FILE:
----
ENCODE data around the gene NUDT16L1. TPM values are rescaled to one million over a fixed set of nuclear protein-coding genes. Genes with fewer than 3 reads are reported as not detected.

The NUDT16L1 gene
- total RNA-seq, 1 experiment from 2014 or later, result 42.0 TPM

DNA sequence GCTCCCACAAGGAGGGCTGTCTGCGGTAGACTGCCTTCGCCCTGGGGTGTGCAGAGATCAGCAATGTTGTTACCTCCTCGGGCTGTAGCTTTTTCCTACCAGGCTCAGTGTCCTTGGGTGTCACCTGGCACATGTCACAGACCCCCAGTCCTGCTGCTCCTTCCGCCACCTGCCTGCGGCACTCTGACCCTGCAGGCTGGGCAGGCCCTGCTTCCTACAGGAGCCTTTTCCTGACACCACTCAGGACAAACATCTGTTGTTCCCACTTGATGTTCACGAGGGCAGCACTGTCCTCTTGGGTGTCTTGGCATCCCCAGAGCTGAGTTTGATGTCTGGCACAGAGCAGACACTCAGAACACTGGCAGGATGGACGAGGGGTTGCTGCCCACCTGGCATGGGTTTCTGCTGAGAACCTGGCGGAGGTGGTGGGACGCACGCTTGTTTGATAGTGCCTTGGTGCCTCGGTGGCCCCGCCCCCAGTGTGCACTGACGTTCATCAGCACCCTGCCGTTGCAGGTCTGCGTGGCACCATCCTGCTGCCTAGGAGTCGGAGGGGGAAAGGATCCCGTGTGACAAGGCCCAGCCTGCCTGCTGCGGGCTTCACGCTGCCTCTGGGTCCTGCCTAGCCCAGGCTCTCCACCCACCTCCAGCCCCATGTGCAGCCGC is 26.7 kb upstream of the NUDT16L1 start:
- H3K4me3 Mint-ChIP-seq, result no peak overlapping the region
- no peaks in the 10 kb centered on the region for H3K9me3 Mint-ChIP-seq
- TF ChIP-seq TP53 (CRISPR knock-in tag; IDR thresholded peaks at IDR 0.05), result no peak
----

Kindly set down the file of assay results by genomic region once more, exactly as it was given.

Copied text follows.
ENCODE data around the gene NUDT16L1. TPM values are rescaled to one million over a fixed set of nuclear protein-coding genes. Genes with fewer than 3 reads are reported as not detected.

The NUDT16L1 gene
- total RNA-seq, 1 experiment from 2014 or later, result 42.0 TPM

DNA sequence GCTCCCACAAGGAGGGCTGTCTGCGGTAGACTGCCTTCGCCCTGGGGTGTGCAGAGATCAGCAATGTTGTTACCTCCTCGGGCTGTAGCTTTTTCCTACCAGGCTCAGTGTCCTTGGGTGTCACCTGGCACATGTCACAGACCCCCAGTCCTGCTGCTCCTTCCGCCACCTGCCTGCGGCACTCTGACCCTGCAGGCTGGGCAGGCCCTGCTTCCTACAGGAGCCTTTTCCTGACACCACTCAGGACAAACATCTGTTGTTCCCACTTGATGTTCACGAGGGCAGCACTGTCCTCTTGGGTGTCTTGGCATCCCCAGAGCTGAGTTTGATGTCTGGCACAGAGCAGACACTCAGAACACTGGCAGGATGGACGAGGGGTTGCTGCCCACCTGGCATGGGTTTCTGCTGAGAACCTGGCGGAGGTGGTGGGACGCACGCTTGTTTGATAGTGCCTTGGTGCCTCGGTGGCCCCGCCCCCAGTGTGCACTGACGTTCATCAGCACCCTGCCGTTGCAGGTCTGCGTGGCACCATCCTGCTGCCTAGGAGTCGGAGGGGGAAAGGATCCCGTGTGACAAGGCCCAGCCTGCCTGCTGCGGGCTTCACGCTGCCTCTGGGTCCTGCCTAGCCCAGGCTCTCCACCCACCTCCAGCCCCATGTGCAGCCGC is 26.7 kb upstream of the NUDT16L1 start:
- H3K4me3 Mint-ChIP-seq, result no peak overlapping the region
- no peaks in the 10 kb centered on the region for H3K9me3 Mint-ChIP-seq
- TF ChIP-seq TP53 (CRISPR knock-in tag; IDR thresholded peaks at IDR 0.05), result no peak